Tag Archives: produce

Specific Training Required Under FSMA: A Look at Each Rule

By James Cook
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All seven core rules of FSMA require general training of individuals or employees and qualified individuals requiring education, training or experience to perform specific tasks. By including training in these regulations, the FDA has made specific training mandatory.

Training Required by FSMA Final Rules

In the current Good Manufacturing Practices (cGMP) and preventive control rules, as per 21 CFR 117.4 and 507.4, all individuals engaged in the manufacturing, processing, packing and holding of food must have the education, training or experience to perform assigned duties and must be trained in the principles of food hygiene and food safety. However, the preventive controls qualified individual (PCQI) and qualified auditor, to rules 21 CFR 117.180 and 507.53, can be an individual who has successfully completed a class equivalent in curriculum to that recognized by the FDA, or have the necessary job experience. In both cases, the training must be documented, including the date of training, type of training and those personnel trained.

This means that all employees are to be trained in food hygiene and food safety to at least the standard presented in the regulations and more specifically as per the cGMP requirements. Additionally, individuals who are responsible for a specific critical control point will still need to be trained in HACCP. However, this will probably not be sufficient for an employee responsible for preventive control, as he or she may require training in Hazard Analysis Risk-Based Preventive Control (HARPC), or training specific to the area in which the employee is involved (e.g., allergens, sanitation, supply chain or recall programs, or preventive controls).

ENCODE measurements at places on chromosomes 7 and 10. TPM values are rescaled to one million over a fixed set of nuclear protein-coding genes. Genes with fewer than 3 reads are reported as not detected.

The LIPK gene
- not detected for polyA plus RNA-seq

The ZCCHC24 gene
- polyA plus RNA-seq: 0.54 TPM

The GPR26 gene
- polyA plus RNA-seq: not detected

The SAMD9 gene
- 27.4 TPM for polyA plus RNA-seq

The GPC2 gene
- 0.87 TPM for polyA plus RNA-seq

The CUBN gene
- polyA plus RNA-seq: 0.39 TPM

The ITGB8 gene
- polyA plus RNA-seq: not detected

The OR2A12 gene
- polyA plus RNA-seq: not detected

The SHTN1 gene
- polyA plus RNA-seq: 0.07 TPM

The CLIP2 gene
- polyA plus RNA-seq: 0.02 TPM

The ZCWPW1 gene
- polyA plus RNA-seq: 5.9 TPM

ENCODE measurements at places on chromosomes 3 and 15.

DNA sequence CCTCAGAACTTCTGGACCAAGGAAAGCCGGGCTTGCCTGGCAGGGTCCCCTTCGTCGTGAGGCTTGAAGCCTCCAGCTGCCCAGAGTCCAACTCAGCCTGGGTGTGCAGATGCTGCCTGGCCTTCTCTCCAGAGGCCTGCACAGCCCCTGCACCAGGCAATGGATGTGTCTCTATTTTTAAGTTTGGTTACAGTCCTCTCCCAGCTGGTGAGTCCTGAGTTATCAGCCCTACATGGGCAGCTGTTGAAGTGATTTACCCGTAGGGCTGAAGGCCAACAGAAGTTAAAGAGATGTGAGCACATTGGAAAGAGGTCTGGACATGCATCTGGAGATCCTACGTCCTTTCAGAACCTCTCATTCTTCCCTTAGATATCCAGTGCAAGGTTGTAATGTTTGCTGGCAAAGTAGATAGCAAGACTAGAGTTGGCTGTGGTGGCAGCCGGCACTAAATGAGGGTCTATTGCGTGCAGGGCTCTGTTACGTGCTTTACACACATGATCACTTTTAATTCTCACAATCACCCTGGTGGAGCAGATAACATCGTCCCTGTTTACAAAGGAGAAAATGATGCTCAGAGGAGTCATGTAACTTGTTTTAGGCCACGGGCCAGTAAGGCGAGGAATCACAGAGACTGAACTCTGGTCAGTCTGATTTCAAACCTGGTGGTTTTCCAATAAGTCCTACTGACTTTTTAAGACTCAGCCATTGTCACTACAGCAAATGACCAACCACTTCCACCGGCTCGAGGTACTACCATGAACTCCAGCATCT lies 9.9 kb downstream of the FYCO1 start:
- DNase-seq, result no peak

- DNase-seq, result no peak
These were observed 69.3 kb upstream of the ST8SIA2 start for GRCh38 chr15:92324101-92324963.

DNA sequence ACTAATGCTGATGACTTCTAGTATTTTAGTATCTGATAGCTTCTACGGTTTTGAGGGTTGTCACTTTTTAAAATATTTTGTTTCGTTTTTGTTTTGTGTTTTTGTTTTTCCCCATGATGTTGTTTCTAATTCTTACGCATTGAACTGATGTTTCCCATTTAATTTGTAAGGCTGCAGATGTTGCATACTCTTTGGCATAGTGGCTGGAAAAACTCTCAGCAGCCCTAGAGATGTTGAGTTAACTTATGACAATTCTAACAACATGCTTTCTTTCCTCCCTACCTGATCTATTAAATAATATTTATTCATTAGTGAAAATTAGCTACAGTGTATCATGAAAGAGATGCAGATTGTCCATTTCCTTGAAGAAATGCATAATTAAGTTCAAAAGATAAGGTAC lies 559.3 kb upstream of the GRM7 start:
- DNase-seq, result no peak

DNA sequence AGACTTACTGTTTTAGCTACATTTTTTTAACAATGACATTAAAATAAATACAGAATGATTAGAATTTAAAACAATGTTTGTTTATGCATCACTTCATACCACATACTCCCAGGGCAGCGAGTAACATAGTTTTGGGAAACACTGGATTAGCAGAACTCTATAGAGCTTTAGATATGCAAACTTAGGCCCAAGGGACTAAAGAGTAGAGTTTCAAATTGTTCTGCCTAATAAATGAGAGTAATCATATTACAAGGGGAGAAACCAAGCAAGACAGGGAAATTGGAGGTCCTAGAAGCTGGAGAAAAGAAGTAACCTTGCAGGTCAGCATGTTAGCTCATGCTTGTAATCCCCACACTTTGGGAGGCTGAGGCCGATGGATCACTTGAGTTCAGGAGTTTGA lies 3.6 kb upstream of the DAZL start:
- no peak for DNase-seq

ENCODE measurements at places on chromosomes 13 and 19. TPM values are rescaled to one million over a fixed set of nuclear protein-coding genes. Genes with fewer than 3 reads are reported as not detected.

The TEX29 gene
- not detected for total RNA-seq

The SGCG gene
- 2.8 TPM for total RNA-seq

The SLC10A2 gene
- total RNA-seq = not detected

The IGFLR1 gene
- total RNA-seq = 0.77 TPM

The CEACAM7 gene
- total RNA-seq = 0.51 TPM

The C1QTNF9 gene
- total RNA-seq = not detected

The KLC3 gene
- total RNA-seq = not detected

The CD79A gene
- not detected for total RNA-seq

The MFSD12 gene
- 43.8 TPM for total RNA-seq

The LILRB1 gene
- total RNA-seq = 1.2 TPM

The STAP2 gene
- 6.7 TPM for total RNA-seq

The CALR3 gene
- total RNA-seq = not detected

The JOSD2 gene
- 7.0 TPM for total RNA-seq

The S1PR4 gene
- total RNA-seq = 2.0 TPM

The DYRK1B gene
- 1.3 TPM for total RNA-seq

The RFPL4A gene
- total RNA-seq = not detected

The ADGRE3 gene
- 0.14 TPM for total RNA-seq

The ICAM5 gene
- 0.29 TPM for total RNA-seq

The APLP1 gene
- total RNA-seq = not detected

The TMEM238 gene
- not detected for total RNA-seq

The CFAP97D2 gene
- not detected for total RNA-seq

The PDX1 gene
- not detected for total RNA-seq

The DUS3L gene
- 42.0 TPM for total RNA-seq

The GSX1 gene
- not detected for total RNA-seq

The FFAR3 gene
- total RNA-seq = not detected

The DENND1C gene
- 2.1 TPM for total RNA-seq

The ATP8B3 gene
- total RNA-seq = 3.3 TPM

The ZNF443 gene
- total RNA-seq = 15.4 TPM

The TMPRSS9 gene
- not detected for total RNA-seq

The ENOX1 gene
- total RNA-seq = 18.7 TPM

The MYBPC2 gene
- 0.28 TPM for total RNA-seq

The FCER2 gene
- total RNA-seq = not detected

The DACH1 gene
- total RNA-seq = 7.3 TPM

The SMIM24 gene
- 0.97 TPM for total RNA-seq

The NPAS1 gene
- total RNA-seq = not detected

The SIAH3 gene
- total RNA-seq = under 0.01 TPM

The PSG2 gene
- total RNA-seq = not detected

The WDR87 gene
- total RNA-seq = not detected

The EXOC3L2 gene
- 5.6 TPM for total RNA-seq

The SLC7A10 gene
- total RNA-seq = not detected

For the preventive control qualified individual and qualified auditor, the training needed may be that of the approved FDA curriculum, as developed by the Food Safety Preventive Control Alliance (FSPCA). Although this training course is not a regulatory requirement, FDA inspectors and other regulatory personnel who are auditing facilities will have completed this training, meaning qualified auditors will be expected to have this training, and eventually preventive controls qualified individuals (PCQIs) will be expected to do so too. The qualified auditor and a PCQI will still require the education, experience and other training to perform the specific job duties as listed in the regulations. Unfortunately, it is likely that neither the industry nor the government will have enough lead instructors ready to train everyone who would want or need to be trained before the compliance dates become effective. Additionally, this training course is not yet available for animal food, and the industry has been informed by FSPCA that a Foreign Supplier Verification Program (FSVP) training module will be added to the training course. The FSVP is discussed in the Supply-Chain Preventive Control module, and the fact that there are some similarities between these regulations helps individuals involved in the FSVP program, or in auditing it.

In the produce safety rule, training requirements are listed in subpart C 21 CFR 112.21, 112.22, 112.23 and 112.30. Personnel who require training are those handling covered produce and their supervisors. As with the cGMP and preventive control rules, the principles of food hygiene and food safety must be taught to these personnel. More specifically they must learn how to identify an ill or infected person, and be taught about microorganisms of public health significance, such as Salmonella, Listeria and E. coli O157 on food contact surfaces. Additionally, personnel who harvest covered produce must be trained in recognizing produce that is contaminated with known or reasonably foreseeable hazards to ensure it isn’t harvested. These personnel must be trained in the use of harvest containers and equipment to ensure that they are functioning properly, clean and maintained, and to identify when they are not. At the same time, employees must be trained in correcting any issues or in reporting them to a supervisor in order to have them corrected. All this training must be documented in the same way as the cGMP and preventive control programs.